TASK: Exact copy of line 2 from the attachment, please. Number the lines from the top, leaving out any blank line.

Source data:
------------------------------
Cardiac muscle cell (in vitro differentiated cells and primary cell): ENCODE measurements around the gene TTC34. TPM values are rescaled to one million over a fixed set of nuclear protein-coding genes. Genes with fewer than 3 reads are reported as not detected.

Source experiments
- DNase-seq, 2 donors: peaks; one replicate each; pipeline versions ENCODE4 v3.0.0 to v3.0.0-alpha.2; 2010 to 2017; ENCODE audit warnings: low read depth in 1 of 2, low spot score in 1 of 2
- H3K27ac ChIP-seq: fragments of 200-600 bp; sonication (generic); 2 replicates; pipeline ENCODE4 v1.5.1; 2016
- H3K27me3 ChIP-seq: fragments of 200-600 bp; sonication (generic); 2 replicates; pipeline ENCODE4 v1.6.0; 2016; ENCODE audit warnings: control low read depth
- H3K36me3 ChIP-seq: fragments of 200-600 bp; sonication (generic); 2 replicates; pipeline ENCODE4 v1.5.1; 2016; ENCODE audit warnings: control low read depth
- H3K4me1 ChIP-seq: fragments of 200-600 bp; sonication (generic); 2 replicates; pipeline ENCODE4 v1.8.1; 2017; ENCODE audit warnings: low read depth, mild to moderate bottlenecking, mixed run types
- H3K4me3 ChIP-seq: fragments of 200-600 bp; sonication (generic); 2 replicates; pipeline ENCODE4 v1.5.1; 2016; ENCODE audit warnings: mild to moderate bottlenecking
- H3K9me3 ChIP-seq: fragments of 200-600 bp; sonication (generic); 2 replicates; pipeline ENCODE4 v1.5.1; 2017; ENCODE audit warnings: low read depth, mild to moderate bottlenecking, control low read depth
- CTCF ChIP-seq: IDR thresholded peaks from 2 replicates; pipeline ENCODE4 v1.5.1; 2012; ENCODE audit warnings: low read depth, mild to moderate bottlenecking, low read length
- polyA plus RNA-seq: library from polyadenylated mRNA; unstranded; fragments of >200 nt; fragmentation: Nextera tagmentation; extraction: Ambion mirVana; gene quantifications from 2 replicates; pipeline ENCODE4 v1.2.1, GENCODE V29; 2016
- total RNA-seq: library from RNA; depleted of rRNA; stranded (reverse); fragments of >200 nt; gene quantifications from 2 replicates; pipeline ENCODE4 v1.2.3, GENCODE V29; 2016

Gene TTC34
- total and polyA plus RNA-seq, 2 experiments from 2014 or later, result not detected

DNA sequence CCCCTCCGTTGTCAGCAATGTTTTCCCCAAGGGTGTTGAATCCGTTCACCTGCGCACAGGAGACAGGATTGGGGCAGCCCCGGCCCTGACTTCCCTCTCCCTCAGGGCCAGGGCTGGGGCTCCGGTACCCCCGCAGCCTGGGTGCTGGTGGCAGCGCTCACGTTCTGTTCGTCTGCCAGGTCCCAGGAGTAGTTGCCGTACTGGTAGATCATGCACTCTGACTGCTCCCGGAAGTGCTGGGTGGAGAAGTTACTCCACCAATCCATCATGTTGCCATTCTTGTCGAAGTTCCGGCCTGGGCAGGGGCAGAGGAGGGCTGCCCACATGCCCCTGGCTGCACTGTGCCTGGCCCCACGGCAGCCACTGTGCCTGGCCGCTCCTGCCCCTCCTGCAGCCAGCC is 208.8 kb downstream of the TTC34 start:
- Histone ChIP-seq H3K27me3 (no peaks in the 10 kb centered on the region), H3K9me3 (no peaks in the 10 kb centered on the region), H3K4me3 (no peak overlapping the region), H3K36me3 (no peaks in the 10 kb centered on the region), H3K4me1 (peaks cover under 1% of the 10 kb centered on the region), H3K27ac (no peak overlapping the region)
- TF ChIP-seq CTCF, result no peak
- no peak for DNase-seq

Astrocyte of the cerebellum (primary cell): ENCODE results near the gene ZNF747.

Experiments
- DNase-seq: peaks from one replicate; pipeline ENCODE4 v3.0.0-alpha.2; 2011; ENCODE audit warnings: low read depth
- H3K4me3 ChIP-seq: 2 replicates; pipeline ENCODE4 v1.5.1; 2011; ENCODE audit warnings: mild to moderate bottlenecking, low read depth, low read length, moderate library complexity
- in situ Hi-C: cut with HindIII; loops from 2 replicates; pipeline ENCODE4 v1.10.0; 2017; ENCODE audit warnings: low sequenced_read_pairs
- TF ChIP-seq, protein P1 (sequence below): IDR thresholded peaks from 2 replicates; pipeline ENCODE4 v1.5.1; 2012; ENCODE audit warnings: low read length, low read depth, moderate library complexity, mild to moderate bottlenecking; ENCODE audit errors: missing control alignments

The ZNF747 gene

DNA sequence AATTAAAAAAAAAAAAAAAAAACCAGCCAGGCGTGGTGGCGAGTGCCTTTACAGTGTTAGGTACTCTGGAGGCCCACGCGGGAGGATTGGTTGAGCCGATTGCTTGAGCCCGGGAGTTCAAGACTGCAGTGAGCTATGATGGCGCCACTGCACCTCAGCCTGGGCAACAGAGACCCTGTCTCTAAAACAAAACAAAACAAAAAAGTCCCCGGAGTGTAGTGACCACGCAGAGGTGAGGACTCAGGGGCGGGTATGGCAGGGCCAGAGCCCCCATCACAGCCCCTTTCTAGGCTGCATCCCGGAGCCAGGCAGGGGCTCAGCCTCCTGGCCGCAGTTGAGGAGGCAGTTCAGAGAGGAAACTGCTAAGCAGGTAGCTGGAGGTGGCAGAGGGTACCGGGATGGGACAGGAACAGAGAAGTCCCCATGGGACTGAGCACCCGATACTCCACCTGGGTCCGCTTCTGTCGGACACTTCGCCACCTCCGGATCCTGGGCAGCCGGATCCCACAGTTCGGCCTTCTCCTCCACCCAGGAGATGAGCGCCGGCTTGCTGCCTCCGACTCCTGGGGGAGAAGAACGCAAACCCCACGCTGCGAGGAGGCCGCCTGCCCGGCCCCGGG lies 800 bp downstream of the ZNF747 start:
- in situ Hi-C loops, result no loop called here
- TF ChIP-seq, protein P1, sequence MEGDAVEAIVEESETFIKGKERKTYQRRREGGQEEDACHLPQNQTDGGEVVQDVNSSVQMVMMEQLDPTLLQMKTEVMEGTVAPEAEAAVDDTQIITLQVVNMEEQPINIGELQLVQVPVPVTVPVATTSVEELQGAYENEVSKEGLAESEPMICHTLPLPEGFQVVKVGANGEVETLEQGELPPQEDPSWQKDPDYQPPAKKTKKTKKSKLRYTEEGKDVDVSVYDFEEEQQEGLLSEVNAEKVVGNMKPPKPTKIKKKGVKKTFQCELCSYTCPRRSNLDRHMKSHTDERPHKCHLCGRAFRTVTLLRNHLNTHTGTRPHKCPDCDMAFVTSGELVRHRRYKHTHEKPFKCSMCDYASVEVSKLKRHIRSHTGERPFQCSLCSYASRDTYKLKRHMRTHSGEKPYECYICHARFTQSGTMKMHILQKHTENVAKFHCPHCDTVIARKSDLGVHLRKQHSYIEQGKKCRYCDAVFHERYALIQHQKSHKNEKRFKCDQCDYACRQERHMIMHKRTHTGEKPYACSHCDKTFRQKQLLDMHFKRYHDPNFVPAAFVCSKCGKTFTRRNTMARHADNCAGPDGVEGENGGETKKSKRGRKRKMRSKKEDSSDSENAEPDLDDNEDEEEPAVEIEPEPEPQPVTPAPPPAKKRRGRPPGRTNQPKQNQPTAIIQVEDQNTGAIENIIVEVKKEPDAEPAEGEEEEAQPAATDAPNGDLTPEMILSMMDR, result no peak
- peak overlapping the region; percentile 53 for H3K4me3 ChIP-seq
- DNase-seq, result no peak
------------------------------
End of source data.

Source experiments